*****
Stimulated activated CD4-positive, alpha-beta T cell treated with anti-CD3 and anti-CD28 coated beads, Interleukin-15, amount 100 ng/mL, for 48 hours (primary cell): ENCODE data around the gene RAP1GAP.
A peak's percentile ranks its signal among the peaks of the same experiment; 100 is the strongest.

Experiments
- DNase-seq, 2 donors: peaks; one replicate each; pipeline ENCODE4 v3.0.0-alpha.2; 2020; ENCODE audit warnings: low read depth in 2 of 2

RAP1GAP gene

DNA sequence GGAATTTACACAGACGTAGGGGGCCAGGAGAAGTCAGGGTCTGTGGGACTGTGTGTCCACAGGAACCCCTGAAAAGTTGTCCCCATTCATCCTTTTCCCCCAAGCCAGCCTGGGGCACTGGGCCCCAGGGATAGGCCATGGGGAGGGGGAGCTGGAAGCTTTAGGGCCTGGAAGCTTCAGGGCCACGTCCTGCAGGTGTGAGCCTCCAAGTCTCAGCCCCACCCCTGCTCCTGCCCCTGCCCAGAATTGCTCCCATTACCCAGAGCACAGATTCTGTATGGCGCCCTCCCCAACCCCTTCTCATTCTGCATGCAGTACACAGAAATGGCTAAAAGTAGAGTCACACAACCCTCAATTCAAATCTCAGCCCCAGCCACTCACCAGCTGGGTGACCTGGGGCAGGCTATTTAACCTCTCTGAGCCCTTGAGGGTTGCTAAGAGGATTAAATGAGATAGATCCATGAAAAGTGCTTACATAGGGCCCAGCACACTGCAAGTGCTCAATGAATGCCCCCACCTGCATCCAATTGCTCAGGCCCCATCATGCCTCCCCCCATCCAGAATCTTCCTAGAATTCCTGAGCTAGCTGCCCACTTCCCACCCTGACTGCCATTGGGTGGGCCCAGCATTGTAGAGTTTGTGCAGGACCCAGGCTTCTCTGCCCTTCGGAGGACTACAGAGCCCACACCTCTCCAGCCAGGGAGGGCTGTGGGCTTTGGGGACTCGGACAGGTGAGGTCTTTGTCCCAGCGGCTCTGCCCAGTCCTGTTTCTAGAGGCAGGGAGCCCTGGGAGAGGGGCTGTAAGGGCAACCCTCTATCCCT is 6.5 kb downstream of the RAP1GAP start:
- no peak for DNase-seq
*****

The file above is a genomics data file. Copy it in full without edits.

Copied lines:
Stimulated activated CD4-positive, alpha-beta T cell treated with anti-CD3 and anti-CD28 coated beads, Interleukin-15, amount 100 ng/mL, for 48 hours (primary cell): ENCODE data around the gene RAP1GAP.
A peak's percentile ranks its signal among the peaks of the same experiment; 100 is the strongest.

Experiments
- DNase-seq, 2 donors: peaks; one replicate each; pipeline ENCODE4 v3.0.0-alpha.2; 2020; ENCODE audit warnings: low read depth in 2 of 2

RAP1GAP gene

DNA sequence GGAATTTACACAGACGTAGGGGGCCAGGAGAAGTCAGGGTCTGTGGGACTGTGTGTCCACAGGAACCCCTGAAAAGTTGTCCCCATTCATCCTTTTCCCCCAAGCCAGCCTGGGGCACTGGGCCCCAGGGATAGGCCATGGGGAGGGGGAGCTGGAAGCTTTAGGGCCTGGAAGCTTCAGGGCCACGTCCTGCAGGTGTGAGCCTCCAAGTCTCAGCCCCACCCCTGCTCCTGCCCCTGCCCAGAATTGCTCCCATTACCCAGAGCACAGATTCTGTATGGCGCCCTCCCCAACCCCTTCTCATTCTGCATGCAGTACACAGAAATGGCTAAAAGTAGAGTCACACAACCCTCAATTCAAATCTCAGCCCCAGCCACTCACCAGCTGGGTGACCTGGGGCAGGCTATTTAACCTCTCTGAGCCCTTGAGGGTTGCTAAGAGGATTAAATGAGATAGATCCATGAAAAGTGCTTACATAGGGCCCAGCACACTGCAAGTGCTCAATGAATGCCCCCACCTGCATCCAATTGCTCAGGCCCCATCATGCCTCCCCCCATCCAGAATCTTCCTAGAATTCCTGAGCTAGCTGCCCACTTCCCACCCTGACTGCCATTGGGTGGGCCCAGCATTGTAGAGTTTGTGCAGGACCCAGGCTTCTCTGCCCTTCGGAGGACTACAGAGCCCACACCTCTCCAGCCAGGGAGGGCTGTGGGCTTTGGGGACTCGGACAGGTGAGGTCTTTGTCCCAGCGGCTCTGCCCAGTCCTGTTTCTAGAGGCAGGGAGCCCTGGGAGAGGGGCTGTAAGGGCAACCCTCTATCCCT is 6.5 kb downstream of the RAP1GAP start:
- no peak for DNase-seq